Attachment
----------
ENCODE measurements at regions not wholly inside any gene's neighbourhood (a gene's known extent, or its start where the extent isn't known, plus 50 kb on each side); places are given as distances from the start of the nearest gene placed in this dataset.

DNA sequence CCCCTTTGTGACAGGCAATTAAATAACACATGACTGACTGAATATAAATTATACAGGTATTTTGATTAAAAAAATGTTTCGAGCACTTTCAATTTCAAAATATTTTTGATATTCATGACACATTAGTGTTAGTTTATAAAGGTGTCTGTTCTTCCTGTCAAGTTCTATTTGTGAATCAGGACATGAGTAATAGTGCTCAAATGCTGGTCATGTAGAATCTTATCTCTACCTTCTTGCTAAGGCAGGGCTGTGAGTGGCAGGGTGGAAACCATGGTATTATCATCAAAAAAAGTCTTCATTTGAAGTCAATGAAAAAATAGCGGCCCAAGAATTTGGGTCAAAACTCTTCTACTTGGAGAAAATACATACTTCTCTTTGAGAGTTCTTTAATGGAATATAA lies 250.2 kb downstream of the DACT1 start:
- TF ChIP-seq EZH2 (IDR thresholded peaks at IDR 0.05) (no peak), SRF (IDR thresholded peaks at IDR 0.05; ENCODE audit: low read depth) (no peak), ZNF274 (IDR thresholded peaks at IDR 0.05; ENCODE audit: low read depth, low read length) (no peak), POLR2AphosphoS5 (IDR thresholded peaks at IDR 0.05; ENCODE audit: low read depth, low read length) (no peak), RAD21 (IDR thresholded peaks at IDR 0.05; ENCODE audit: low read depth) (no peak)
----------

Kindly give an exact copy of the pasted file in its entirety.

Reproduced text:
ENCODE measurements at regions not wholly inside any gene's neighbourhood (a gene's known extent, or its start where the extent isn't known, plus 50 kb on each side); places are given as distances from the start of the nearest gene placed in this dataset.

DNA sequence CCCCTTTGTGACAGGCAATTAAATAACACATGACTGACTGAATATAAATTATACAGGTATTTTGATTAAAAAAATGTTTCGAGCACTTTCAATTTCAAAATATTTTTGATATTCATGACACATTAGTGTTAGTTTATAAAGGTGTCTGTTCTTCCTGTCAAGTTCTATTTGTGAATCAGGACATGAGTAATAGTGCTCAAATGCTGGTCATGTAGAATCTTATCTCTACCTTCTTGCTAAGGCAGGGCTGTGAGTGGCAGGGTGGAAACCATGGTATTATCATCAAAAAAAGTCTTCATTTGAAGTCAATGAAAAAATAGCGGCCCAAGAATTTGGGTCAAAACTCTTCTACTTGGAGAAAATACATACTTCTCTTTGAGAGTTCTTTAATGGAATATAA lies 250.2 kb downstream of the DACT1 start:
- TF ChIP-seq EZH2 (IDR thresholded peaks at IDR 0.05) (no peak), SRF (IDR thresholded peaks at IDR 0.05; ENCODE audit: low read depth) (no peak), ZNF274 (IDR thresholded peaks at IDR 0.05; ENCODE audit: low read depth, low read length) (no peak), POLR2AphosphoS5 (IDR thresholded peaks at IDR 0.05; ENCODE audit: low read depth, low read length) (no peak), RAD21 (IDR thresholded peaks at IDR 0.05; ENCODE audit: low read depth) (no peak)